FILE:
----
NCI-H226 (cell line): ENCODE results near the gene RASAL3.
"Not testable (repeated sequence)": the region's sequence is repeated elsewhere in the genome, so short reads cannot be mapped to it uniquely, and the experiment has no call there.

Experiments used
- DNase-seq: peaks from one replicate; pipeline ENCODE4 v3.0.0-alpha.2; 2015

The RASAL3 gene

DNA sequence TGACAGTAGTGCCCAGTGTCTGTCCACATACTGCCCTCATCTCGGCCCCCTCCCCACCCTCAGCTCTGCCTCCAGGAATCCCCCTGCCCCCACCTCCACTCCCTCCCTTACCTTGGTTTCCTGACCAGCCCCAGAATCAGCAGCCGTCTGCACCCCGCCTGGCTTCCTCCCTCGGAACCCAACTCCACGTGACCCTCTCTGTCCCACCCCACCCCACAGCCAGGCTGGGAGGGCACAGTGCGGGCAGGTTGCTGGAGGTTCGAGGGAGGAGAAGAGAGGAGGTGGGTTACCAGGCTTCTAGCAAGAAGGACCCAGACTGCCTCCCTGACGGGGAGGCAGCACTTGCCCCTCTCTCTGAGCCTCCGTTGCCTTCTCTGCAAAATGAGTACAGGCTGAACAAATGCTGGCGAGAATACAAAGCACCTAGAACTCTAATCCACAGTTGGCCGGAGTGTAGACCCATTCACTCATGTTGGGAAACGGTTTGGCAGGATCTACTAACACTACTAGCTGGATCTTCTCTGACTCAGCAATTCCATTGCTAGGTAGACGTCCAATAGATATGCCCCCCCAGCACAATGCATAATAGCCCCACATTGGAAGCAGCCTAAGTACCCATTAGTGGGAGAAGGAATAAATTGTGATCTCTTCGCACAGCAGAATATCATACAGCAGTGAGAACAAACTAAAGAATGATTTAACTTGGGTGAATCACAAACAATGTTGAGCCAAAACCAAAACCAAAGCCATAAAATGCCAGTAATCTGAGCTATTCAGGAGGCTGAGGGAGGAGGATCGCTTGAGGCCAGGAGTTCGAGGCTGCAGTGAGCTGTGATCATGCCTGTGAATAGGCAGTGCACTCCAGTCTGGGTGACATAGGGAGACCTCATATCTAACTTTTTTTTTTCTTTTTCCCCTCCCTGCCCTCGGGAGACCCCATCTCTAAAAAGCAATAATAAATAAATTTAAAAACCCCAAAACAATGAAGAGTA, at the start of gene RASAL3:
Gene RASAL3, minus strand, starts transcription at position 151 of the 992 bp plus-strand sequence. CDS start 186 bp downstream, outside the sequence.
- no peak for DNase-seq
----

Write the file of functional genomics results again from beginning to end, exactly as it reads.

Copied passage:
NCI-H226 (cell line): ENCODE results near the gene RASAL3.
"Not testable (repeated sequence)": the region's sequence is repeated elsewhere in the genome, so short reads cannot be mapped to it uniquely, and the experiment has no call there.

Experiments used
- DNase-seq: peaks from one replicate; pipeline ENCODE4 v3.0.0-alpha.2; 2015

The RASAL3 gene

DNA sequence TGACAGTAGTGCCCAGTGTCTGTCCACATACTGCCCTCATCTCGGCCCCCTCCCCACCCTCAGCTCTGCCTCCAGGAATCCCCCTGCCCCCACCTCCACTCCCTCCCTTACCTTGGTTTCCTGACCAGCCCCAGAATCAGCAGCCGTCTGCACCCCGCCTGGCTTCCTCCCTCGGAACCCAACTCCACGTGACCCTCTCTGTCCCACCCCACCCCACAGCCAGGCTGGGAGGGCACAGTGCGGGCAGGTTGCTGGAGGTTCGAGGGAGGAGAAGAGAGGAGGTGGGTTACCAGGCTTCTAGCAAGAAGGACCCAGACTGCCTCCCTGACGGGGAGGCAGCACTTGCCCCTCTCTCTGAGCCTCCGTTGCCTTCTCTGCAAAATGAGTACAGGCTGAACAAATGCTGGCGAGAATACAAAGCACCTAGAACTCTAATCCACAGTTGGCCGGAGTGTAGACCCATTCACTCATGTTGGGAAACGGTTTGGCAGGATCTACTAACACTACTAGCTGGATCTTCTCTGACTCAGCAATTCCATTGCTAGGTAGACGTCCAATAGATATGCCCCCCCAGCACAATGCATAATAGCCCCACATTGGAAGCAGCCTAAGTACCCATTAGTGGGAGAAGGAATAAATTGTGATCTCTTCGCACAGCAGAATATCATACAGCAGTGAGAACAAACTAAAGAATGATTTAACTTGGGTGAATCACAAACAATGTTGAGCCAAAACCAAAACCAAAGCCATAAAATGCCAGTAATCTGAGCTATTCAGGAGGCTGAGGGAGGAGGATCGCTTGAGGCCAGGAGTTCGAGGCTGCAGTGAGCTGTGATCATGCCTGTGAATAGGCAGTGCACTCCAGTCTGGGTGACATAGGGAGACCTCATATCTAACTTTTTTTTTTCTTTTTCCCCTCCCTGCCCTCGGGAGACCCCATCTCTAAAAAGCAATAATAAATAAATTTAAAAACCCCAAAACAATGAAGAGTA, at the start of gene RASAL3:
Gene RASAL3, minus strand, starts transcription at position 151 of the 992 bp plus-strand sequence. CDS start 186 bp downstream, outside the sequence.
- no peak for DNase-seq